The Wigner distribution was advocated in quantum mechanics by E.
Wigner. It is similar in characteristics to the power
spectrum extended for an unsteady signal. With
conventional FFT, the time resolution and frequency resolution
are complementary (higher frequency resolution results in longer
sampling time) making it difficult to obtain an instantaneous
spectrum of the unsteady signal with a favorable resolution.
With the Wigner distribution, on the contrary, the time
resolution and frequency resolution are not directly subject to
complementary restrictions, making it possible to obtain
favorable time-frequency resolution of the power spectrum on the
frequency-time plane. However, the Wigner distribution has not
been practical because it requires a greater number of
calculation points than FFT. The CF-6400 FFT analyzer can
perform Wigner distribution analysis in a comparatively short
time by means of a built-in high-speed DSP.

Window (Time Window)

The FFT operation is performed for sampled numerical data within
a certain interval (for example, 1,024 or 2,048 points). The
operation to cut out a certain portion of a waveform in this
manner is referred to as cutting out a waveform with a window
(time window) or applying a window. The Fourier transform itself
is defined in terms of infinite data. This also applies to
discrete Fourier transform (DFT). The FFT analyzer analyzes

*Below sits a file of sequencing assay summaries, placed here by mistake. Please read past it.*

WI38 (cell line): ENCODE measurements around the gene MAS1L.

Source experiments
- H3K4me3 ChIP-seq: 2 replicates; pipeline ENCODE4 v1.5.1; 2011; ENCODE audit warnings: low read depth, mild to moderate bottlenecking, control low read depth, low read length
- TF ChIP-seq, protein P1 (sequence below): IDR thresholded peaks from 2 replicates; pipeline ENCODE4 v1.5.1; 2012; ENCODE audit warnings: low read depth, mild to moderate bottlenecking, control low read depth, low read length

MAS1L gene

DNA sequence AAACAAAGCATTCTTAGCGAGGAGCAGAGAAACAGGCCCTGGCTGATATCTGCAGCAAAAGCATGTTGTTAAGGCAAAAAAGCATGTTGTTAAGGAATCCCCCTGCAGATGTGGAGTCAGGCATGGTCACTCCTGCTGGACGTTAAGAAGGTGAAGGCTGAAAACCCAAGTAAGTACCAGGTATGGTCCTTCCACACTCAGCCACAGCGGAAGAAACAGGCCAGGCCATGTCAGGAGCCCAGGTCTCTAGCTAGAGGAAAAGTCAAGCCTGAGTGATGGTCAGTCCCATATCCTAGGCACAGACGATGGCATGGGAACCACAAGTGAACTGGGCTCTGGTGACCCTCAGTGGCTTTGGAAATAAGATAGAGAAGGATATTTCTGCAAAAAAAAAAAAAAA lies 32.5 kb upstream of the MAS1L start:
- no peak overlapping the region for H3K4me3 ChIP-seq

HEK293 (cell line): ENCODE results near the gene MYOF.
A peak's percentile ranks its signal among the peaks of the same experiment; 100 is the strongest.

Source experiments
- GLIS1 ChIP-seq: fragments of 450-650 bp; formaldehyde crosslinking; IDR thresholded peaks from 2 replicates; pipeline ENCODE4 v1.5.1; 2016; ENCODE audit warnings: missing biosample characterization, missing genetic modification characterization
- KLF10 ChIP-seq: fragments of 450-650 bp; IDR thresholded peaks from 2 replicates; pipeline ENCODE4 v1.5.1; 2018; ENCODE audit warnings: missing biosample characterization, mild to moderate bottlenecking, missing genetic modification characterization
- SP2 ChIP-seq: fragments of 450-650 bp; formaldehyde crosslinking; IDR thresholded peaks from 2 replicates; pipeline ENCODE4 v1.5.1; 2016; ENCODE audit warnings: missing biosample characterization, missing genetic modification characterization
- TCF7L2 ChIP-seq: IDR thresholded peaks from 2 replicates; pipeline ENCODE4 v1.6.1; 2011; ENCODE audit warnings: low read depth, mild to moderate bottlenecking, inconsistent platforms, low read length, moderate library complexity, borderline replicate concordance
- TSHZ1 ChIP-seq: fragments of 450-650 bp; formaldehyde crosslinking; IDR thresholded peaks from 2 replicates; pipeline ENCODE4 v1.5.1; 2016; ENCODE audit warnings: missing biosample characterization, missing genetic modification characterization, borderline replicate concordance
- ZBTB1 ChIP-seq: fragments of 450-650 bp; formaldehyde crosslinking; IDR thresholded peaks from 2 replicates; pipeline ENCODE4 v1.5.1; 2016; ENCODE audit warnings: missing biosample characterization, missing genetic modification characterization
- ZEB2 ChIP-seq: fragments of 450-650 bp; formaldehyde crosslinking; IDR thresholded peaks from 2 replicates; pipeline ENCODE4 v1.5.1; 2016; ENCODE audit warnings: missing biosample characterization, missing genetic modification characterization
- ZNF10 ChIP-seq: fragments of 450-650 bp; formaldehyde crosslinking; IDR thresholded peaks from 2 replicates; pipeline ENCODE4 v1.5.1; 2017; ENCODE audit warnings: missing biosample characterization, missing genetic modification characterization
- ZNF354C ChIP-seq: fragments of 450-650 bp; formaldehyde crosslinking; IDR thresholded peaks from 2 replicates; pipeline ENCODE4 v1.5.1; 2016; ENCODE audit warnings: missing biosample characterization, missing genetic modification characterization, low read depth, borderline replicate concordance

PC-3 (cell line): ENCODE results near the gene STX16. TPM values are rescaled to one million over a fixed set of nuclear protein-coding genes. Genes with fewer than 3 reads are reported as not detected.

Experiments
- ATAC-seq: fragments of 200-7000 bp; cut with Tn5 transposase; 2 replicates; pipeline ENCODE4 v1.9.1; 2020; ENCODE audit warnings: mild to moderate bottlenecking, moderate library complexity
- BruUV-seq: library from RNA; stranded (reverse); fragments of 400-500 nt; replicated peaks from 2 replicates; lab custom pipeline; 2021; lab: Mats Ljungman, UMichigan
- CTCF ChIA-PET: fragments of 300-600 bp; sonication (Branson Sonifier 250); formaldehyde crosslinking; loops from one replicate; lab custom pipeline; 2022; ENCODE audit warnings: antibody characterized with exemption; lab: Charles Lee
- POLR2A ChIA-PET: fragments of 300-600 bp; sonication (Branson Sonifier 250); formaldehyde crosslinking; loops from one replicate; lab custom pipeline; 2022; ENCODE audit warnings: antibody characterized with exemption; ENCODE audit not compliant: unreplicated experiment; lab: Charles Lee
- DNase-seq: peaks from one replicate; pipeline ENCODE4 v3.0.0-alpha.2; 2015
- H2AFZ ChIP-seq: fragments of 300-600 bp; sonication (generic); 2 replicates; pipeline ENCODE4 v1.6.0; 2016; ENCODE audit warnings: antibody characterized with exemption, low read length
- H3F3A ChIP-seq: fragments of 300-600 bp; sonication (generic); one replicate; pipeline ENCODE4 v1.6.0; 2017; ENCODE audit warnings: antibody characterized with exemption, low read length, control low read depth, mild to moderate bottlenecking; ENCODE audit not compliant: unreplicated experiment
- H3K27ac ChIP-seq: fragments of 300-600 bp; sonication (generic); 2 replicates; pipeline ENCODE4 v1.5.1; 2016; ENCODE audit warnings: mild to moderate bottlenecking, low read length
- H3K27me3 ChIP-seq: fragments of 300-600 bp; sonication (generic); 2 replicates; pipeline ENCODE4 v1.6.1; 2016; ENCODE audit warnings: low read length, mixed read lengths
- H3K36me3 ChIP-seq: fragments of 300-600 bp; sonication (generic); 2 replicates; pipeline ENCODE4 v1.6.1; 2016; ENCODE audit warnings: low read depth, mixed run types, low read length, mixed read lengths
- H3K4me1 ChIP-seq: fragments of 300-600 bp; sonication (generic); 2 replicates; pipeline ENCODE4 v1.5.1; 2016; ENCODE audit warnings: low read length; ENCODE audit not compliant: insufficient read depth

signals on the premise that, when the waveform is cut out with a
window, the waveform in this section is repeated infinite
times.At this time, if the analysis data length (time length) is
integer times the period of each frequency, the waveform
presumed by the FFT analyzer is identical to the actual input
waveform, making it possible to obtain a single line spectrum.

However, if the analysis data length is not integer times the
period (the frequency resolution not applied, and the front end
of a frame does not connect to the tail end), the waveform
obtained by FFT is distorted and side lobes appear because the
power is not concentrated in the spectrum. Theoretically, data
with infinite length is required to obtain a single line
spectrum. Since the FFT analyzer processes signals using data
within a limited section, a leakage error occurs. The processing
for minimizing this leakage error is referred to as window
processing. When a peak-shaped function with which both ends of
the frame reaches zero is applied, the front and tail ends of
the frame are connected, resulting in smaller error. This kind
of function is referred to as the window function, and the
processing for synchronization of the analysis signal using the
window function is referred to as window processing. As a
result, the shape of the spectrum becomes similar to that of the
line spectrum.

A typical window is the Hanning window; other types of windows
are used that best suit the analysis signal.

Zooming Function

In usual FFT analysis, the range from 0 to the frequency range
is analyzed for the number of lines (for example, 800 lines).
In some cases, you may want to analyze the range from f_{1} to f_{2} for 800 lines. In this case, data is
analyzed by means of the digital zoom processing which takes
time because the number of data sampling points is required for
each zoom magnification.